You attach it to your top, usually at the front (sometimes you can attach it to your shorts/leggings but check each race detail as they may have specific rules about where it needs to do). 99% of the time they are attached with safety pins, so be careful not to stab yourself. An easy way to avoid this is to attach it to your top before you put it on, but this can lead to weird and uncomfortable positioning. You’ll get the hang of it. Some fancy race numbers can have magnet type things, or some are like a bit window sticker. Race numbers in mud and obstacle races are a trophy; if it’s still attached after you’ve thrown yourself over walls, down slides and through water, you deserve to keep and frame it for posterity.
The numbers are so you can be easily identified, both during the race and for any race photos (yes, most races will have a photographer hiding in a bush somewhere taking THE MOST unflattering pictures you will ever see of yourself in your life). Sometimes they might have your name on which means the crowds can cheer for you personally, making you feel like you have lots of friends (especially if you’re like me and never take anyone to any races) and a fucking hero.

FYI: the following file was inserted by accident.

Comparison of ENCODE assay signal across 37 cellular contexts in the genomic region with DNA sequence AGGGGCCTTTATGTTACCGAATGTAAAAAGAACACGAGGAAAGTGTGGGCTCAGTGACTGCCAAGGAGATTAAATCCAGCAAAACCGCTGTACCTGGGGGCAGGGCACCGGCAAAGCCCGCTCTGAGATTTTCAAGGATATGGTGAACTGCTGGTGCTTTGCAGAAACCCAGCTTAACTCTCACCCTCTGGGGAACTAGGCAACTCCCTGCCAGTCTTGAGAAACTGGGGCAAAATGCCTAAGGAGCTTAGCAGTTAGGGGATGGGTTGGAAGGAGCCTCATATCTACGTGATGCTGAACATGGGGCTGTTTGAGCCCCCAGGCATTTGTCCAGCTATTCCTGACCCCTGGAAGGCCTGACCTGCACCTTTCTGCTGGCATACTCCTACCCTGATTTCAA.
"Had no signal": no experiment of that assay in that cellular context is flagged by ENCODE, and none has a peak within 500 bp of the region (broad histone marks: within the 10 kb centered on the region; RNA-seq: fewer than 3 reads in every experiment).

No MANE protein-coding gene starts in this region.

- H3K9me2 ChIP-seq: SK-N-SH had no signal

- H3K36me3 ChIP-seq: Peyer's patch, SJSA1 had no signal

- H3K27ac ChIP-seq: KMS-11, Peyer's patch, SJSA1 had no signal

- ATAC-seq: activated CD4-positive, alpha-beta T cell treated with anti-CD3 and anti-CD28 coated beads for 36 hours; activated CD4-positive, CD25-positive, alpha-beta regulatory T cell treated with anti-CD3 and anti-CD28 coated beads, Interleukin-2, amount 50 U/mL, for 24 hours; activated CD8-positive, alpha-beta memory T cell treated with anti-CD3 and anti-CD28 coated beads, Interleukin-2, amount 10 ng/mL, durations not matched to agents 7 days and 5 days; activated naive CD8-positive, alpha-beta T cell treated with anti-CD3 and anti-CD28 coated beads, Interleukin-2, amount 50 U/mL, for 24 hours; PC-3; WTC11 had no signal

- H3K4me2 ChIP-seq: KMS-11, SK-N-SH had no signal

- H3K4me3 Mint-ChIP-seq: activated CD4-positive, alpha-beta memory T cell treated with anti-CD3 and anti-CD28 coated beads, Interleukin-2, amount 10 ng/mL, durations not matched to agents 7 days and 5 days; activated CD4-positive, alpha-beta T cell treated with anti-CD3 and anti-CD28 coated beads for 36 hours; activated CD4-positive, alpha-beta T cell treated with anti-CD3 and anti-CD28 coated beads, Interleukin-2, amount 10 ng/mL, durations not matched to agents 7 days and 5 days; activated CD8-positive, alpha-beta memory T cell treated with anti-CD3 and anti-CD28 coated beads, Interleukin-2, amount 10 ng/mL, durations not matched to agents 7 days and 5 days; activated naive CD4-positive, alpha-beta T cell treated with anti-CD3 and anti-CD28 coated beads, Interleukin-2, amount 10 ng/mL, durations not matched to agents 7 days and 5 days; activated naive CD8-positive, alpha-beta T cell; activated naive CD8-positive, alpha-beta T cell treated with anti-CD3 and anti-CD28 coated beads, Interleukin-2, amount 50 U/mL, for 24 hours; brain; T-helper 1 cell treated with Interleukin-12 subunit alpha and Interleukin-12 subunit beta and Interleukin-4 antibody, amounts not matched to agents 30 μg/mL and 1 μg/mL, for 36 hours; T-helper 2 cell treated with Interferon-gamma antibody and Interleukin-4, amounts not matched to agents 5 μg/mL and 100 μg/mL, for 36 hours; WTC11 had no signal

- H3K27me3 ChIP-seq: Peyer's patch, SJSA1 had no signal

What’s a timing chip? What do I do with it?
A timing chip is what will give you your Official Race Time, which is what you will tell to as many people as possible, but only if you are happy with the time. These can take a few forms, but mainly they’re a small piece of plastic that attaches to the top of your shoe, either with cable ties or on your laces. If they’re on your laces, you will have to re-lace your shoe, so try to remember how they were laced up before you untie them. Yes, speaking from experience here. Allow extra time to put these timing chips on; they’re bloody fiddly. Rushing to do them just before a race starts is not pleasant. Yet again talking from experience.